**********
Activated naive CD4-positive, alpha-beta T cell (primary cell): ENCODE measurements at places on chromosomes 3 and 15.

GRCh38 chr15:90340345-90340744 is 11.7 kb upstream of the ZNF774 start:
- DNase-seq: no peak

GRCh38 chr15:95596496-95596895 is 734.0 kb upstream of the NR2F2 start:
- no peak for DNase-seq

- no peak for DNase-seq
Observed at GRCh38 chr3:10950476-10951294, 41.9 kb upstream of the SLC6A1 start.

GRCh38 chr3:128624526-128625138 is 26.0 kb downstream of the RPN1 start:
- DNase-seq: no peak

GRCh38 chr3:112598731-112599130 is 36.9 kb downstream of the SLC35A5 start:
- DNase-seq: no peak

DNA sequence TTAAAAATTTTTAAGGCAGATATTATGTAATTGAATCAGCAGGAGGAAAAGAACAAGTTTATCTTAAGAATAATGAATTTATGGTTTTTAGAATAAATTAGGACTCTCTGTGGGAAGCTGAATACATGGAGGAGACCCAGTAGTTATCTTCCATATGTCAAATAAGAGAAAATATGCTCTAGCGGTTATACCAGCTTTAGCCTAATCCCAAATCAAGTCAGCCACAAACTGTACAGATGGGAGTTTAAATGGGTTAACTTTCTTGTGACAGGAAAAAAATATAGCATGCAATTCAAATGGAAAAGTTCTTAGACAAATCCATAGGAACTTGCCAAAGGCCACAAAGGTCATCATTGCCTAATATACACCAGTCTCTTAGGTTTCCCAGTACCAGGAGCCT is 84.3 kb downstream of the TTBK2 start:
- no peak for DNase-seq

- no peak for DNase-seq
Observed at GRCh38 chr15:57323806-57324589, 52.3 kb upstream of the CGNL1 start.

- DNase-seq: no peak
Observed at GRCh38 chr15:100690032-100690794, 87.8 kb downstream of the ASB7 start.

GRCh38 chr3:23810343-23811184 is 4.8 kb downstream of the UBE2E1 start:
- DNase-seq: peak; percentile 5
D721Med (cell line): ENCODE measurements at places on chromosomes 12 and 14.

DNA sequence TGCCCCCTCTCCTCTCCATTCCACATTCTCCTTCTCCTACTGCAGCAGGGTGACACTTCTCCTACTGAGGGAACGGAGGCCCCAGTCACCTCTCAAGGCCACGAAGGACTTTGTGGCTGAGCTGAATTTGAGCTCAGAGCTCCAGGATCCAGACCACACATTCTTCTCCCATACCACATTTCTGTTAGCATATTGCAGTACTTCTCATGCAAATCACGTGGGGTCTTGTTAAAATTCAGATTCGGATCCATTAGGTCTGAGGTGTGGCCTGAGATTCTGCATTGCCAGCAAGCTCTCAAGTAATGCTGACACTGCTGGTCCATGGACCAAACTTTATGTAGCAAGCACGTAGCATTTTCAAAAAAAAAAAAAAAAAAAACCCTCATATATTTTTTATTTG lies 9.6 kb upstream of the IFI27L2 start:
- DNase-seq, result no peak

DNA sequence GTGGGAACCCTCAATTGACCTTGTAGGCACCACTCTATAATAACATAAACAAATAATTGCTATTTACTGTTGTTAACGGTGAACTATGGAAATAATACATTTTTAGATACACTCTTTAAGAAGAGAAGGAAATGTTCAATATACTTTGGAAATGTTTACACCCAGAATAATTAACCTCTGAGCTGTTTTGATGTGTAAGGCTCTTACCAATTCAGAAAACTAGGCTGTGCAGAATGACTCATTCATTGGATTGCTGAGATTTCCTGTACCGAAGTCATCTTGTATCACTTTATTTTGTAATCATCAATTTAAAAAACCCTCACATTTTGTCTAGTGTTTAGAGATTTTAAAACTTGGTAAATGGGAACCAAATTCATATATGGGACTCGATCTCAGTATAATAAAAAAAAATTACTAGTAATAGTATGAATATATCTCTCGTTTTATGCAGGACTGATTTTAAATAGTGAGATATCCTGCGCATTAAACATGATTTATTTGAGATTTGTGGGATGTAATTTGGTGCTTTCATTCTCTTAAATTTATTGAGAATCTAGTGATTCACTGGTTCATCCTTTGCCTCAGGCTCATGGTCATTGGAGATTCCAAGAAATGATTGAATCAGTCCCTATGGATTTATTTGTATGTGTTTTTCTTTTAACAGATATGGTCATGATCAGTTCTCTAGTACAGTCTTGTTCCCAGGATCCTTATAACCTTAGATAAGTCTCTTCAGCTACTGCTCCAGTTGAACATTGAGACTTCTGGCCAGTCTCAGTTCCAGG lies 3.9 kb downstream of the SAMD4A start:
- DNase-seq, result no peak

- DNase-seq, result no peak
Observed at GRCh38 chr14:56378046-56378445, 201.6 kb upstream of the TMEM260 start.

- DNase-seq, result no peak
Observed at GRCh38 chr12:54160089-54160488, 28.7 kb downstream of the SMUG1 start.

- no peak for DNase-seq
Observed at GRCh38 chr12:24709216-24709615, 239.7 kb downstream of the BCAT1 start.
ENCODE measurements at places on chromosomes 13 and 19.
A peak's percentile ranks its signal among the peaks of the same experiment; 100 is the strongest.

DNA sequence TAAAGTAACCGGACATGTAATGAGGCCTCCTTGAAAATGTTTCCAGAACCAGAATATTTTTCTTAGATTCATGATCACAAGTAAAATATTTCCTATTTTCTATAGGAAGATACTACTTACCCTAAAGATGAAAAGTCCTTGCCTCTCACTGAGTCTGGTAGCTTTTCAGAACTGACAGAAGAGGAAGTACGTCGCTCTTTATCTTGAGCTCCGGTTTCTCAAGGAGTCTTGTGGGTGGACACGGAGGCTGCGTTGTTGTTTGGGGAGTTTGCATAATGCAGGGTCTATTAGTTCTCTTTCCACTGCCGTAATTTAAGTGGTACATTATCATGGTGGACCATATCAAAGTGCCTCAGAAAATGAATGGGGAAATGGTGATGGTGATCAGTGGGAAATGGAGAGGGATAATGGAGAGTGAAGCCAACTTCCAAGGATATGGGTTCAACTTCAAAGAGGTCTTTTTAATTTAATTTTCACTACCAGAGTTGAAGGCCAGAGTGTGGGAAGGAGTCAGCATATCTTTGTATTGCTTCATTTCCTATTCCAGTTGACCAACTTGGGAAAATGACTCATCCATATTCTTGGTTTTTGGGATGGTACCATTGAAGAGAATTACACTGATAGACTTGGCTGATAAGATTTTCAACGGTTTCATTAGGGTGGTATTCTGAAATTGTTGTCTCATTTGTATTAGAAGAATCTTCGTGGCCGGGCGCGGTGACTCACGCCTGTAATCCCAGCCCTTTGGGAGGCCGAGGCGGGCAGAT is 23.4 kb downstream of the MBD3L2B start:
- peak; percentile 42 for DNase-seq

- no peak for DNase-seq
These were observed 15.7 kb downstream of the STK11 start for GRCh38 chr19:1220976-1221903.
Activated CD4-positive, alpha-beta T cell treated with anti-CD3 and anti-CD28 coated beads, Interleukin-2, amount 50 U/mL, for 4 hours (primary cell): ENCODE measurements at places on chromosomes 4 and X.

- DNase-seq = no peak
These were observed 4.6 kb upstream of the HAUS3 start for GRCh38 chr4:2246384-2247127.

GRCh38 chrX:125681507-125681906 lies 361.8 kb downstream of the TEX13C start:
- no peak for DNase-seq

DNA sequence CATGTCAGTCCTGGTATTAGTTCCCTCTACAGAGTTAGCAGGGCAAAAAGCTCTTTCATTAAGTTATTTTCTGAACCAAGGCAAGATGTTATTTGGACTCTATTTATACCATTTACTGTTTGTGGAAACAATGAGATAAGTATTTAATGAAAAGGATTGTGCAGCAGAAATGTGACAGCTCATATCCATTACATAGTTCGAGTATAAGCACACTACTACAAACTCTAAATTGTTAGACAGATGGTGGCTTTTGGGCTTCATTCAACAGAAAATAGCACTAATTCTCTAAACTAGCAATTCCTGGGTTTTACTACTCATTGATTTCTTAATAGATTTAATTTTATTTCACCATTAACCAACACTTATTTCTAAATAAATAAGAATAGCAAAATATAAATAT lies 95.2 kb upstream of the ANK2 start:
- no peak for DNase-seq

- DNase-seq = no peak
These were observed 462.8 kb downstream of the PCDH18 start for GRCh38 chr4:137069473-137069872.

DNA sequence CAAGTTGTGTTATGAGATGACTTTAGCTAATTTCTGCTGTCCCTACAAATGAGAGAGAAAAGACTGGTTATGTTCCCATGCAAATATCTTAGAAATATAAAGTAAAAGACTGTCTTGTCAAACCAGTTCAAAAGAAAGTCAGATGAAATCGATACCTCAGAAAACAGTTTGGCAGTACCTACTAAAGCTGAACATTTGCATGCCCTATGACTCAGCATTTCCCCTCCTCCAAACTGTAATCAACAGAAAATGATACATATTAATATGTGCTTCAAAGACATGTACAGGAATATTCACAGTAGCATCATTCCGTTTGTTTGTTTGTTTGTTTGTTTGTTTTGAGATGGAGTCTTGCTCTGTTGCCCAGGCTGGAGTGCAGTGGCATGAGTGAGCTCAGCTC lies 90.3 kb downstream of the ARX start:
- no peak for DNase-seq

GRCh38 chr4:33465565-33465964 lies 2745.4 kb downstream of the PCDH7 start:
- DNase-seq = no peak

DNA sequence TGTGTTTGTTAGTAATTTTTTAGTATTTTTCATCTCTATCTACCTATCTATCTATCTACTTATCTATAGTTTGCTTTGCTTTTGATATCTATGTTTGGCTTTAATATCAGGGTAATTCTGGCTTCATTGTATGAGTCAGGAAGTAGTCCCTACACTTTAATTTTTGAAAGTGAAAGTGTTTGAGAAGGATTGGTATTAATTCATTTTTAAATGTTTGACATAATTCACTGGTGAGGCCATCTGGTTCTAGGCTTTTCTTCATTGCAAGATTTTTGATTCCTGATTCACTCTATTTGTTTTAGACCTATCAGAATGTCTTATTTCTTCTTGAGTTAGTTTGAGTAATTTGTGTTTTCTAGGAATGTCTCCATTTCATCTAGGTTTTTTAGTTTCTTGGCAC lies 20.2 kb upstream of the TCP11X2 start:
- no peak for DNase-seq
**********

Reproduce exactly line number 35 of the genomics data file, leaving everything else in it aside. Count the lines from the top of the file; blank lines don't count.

- no peak for DNase-seq